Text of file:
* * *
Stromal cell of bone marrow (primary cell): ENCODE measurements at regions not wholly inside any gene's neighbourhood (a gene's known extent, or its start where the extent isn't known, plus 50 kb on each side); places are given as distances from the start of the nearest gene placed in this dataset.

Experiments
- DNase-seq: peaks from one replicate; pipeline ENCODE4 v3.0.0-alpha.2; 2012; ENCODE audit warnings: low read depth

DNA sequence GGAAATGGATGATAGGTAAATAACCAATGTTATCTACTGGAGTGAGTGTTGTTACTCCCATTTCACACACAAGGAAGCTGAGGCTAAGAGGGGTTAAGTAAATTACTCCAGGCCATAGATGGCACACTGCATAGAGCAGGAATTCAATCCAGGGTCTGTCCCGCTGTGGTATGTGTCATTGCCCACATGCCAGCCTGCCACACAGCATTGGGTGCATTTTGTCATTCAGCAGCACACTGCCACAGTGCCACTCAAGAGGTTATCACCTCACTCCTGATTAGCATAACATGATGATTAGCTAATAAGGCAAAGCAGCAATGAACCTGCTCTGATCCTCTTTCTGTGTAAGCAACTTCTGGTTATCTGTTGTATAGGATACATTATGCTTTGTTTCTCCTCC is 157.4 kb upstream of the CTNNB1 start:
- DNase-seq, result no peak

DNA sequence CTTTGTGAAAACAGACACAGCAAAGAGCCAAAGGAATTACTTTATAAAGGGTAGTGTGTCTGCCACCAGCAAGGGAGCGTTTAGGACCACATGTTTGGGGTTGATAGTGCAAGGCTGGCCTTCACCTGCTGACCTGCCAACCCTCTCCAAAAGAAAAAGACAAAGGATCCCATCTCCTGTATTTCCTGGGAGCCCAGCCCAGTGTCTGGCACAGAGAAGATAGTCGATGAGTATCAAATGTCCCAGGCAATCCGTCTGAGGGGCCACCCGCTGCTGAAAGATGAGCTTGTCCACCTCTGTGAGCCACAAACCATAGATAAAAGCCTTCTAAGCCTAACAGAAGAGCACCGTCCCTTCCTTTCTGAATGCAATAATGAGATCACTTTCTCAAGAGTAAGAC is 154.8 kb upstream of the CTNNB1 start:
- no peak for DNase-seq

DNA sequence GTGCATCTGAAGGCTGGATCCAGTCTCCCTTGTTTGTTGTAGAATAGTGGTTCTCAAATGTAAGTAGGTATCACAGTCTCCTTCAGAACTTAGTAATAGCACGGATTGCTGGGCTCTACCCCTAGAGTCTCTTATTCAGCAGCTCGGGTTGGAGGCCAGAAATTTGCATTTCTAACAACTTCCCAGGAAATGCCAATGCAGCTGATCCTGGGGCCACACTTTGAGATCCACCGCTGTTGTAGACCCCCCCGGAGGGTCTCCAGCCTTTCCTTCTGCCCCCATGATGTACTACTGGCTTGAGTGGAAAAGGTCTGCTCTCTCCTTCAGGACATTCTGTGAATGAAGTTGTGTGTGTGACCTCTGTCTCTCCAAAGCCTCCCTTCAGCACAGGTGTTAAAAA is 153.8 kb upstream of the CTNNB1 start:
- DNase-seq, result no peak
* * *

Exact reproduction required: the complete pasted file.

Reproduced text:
Stromal cell of bone marrow (primary cell): ENCODE measurements at regions not wholly inside any gene's neighbourhood (a gene's known extent, or its start where the extent isn't known, plus 50 kb on each side); places are given as distances from the start of the nearest gene placed in this dataset.

Experiments
- DNase-seq: peaks from one replicate; pipeline ENCODE4 v3.0.0-alpha.2; 2012; ENCODE audit warnings: low read depth

DNA sequence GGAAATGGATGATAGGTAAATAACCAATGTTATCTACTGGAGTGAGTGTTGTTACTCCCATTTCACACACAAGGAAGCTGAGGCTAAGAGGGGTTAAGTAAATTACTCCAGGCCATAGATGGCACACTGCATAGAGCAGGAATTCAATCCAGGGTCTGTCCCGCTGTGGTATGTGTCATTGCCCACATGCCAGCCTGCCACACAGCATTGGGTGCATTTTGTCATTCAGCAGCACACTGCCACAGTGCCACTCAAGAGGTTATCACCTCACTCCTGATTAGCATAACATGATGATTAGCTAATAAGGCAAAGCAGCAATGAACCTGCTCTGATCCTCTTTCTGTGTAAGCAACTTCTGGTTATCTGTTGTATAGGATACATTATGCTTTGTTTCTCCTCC is 157.4 kb upstream of the CTNNB1 start:
- DNase-seq, result no peak

DNA sequence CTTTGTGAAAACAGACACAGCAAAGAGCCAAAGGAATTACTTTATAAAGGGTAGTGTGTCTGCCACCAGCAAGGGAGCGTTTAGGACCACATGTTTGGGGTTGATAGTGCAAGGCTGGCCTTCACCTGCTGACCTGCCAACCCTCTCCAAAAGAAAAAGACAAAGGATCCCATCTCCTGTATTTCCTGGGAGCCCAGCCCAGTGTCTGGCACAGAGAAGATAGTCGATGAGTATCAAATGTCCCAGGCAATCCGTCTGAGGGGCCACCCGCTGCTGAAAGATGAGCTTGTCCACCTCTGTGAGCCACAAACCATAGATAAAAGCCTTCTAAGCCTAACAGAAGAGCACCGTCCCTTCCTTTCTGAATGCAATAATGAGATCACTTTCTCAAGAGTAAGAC is 154.8 kb upstream of the CTNNB1 start:
- no peak for DNase-seq

DNA sequence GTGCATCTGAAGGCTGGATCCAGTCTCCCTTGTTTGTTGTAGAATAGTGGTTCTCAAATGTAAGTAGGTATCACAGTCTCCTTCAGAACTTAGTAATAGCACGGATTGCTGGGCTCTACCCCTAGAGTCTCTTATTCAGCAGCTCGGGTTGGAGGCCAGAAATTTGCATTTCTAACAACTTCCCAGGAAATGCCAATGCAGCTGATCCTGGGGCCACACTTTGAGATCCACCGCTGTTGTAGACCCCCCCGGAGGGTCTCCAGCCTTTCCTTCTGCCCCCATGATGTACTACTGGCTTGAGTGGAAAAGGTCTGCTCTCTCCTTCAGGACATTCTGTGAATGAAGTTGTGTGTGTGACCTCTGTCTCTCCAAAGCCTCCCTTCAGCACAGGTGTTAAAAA is 153.8 kb upstream of the CTNNB1 start:
- DNase-seq, result no peak